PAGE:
Sexuation, Spectatorship, Subversion
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Feminist and psychoanalytic analysis of spectatorship.
Feminine Look shows how the Lacanian concept of sexuation makes possible a new account of the relationship among feminism, psychoanalysis, and spectatorship. Whereas previous studies have tended to ask how spectatorship may be influenced by sexual difference, Jennifer Friedlander asks how particular spectatorial encounters may engender different "sexuated" responses. In so doing, she traces a fresh path through Freud's account of the relationship between visual perception and sexual difference and rereads Freud's fable of castration anxiety, suggesting that sexual identity arises as a response to the symbolic order's indifference to the subject's need for a solid identity. She examines provocative and controversial artistic images by Jamie Wagg, Marcus Harvey, and Sally Mann to demonstrate how images not only create and embody social practices but also precipitate viewer anxieties and pleasures.
Jennifer Friedlander is Edgar E. and Elizabeth S. Pankey Professor of Media Studies and Assistant Professor of Art History at Pomona College.
"Feminine Look continuously retells and (re)explores several theories as Friedlander employs them to contrast the inscribed and approved methods of late twentieth-century scholarly work on sexuation and spectatorship, and as she explores her conceptualization and subversion of these theories she suggests a new politics of the image as well as a new theoretical approach. Her examples, spectacular images, smooth argument, and well-based theoretical background make her second book a novel contribution to film, visual, and cultural studies alike. " — Hungarian Journal of English and American Studies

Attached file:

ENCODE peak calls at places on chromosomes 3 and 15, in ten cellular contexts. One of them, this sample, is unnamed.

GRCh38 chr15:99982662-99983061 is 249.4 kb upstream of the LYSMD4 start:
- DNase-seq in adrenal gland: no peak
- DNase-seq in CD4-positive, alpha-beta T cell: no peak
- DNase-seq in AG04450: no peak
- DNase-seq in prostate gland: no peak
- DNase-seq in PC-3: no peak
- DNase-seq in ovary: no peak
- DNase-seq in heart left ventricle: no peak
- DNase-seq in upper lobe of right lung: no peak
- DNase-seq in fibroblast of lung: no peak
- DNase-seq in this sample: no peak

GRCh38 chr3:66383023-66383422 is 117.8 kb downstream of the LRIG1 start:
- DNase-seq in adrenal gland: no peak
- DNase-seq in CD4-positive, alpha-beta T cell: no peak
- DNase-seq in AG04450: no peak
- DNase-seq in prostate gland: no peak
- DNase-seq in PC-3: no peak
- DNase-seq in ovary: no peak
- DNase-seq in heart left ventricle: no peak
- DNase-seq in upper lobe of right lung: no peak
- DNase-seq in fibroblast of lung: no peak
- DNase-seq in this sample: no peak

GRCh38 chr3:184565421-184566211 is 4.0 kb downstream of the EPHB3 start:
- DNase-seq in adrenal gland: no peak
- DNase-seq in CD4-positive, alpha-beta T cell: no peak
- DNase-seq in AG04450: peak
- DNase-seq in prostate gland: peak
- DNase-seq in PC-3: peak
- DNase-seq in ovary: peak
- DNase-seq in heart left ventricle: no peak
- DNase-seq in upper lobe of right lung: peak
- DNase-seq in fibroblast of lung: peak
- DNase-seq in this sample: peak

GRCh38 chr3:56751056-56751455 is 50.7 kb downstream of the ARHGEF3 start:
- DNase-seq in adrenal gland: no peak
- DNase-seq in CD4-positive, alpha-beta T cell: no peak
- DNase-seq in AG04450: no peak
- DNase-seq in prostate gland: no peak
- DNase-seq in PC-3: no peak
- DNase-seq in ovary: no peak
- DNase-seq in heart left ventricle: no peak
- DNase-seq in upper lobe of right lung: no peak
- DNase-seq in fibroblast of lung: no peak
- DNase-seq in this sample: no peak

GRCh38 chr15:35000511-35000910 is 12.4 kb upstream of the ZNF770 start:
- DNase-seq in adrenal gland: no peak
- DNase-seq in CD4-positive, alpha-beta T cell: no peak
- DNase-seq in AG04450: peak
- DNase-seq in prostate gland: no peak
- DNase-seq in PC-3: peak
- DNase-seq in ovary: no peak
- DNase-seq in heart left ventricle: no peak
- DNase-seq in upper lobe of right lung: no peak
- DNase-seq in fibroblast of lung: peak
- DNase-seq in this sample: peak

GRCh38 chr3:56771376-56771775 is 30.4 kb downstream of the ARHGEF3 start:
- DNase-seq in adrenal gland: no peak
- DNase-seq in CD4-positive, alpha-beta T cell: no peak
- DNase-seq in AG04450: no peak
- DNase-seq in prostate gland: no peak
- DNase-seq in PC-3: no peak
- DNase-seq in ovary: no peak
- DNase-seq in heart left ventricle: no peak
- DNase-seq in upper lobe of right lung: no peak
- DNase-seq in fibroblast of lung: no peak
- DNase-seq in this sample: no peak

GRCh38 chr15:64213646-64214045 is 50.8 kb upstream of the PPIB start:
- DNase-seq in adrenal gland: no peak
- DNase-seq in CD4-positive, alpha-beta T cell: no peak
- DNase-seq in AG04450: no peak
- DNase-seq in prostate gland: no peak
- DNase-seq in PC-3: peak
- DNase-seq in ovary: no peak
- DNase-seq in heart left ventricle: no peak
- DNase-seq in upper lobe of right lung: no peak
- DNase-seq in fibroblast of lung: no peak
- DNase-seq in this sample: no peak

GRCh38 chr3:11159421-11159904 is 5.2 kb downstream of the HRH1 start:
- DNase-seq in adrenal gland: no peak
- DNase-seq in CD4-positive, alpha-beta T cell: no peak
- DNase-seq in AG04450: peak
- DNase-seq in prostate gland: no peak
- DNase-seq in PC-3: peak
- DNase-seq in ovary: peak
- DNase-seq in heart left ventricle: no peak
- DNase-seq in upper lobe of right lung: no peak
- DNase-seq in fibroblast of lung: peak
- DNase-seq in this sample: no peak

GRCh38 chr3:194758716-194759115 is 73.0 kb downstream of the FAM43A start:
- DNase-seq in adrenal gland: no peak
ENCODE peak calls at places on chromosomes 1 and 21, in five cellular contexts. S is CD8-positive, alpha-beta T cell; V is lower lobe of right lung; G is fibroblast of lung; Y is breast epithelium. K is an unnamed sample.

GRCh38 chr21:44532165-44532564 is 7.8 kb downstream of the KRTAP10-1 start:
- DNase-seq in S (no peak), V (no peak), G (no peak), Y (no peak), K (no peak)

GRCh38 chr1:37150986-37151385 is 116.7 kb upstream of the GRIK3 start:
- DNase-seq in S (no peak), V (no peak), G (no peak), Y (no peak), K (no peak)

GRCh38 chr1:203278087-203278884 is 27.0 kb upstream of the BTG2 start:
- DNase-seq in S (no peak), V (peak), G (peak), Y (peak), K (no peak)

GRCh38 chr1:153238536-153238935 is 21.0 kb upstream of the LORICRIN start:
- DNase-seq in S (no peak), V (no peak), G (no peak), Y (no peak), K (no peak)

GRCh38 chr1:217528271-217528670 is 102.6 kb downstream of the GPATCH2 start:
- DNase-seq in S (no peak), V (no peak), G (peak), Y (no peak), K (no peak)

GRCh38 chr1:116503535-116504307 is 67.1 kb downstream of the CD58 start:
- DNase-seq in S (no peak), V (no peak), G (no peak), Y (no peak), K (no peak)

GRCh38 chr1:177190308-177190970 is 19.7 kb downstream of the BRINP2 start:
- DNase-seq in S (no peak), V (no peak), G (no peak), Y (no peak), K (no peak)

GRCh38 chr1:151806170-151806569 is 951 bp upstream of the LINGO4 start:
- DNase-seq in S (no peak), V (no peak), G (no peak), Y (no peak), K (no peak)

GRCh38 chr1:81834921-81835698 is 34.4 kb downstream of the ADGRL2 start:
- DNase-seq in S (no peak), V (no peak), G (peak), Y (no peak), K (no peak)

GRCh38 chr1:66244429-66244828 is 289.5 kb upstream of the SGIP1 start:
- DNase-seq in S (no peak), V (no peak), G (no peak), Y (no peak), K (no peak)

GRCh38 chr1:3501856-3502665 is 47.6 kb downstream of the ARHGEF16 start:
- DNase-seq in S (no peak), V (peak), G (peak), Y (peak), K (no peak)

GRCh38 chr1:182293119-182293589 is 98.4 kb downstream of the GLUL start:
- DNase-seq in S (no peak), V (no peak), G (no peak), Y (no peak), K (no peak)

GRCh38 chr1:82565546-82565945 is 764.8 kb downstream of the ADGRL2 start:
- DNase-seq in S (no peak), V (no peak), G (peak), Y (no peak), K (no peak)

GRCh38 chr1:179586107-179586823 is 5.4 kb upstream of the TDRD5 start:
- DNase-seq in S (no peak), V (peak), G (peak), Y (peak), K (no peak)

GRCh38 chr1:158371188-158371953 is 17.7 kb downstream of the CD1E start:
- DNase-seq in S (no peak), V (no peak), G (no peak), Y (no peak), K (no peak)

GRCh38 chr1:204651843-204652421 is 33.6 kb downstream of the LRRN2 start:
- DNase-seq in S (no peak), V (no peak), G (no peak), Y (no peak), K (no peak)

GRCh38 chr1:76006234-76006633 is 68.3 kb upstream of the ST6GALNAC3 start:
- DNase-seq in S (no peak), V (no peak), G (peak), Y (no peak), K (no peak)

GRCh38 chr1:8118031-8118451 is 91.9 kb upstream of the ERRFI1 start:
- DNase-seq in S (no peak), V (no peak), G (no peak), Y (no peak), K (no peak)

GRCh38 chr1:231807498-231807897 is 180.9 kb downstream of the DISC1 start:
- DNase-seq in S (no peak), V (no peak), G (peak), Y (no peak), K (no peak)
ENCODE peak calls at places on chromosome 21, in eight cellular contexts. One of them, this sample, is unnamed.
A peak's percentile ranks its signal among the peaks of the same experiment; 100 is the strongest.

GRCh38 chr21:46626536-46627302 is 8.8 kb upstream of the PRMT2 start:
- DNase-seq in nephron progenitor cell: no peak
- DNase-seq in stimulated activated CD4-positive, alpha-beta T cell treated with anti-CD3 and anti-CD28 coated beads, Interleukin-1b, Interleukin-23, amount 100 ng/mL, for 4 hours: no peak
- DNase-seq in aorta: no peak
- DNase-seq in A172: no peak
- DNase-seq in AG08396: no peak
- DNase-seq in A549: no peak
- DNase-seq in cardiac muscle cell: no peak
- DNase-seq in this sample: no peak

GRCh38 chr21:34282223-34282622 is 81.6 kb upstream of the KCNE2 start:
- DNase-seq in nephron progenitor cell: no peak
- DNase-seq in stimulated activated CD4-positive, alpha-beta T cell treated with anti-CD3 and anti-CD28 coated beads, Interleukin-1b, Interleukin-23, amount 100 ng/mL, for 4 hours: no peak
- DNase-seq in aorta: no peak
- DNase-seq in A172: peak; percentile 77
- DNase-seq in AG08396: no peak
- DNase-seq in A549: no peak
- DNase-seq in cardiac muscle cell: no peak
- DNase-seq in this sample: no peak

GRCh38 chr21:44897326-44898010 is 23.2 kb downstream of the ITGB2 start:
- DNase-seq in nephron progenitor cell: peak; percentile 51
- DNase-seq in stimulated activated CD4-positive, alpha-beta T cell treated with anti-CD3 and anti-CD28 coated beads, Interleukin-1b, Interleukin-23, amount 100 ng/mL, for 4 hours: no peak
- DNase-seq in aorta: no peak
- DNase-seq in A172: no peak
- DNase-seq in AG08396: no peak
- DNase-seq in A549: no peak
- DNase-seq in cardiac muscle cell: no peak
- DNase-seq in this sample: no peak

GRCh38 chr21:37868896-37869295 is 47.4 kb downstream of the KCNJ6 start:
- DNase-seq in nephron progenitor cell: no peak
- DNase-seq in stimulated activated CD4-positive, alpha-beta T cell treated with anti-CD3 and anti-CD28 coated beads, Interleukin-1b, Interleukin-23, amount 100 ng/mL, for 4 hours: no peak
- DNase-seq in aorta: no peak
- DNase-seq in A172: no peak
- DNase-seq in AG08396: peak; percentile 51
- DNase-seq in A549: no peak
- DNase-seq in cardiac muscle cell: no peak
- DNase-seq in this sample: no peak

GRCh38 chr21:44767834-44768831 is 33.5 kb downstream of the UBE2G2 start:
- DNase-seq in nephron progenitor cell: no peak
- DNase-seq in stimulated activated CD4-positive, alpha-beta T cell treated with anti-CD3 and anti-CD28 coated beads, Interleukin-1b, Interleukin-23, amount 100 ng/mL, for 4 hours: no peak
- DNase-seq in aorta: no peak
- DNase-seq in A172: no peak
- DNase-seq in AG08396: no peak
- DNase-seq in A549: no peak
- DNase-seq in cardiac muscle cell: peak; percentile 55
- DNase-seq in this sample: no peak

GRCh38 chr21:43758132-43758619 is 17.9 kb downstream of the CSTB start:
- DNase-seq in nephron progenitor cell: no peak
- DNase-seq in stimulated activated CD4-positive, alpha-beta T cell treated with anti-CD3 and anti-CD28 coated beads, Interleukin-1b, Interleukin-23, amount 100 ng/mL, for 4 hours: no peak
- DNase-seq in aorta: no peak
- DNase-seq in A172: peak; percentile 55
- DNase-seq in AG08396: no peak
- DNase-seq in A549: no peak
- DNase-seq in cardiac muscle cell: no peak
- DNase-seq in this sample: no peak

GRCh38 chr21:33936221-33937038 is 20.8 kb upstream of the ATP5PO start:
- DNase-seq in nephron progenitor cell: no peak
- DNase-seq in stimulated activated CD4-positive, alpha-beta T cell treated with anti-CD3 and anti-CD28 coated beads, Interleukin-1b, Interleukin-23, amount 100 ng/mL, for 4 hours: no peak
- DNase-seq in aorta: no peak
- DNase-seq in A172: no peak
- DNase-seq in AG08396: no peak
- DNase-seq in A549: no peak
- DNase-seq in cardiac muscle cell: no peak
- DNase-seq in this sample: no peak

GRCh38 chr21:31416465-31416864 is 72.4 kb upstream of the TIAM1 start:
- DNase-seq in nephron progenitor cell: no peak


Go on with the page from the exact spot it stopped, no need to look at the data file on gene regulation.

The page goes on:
"Blending very sophisticated psychoanalytic theory with some novel and yet important visual-media texts, Friedlander makes a strong contribution to the field of feminist visual-media theory and female spectatorship by returning to its origins in Lacanian studies. By reinvestigating the role Lacan played in those studies—vis-à-vis Freud, Saussure, and Barthes—she creates a playful new space for contemplating the gendered look. She also offers a theoretical account of how contemporary photography and other technological 'gaze' media represent gendered images through unconscious and linguistic devices. " — Laura Hinton, author of The Perverse Gaze of Sympathy: Sadomasochistic Sentiments from Clarissa to Rescue 911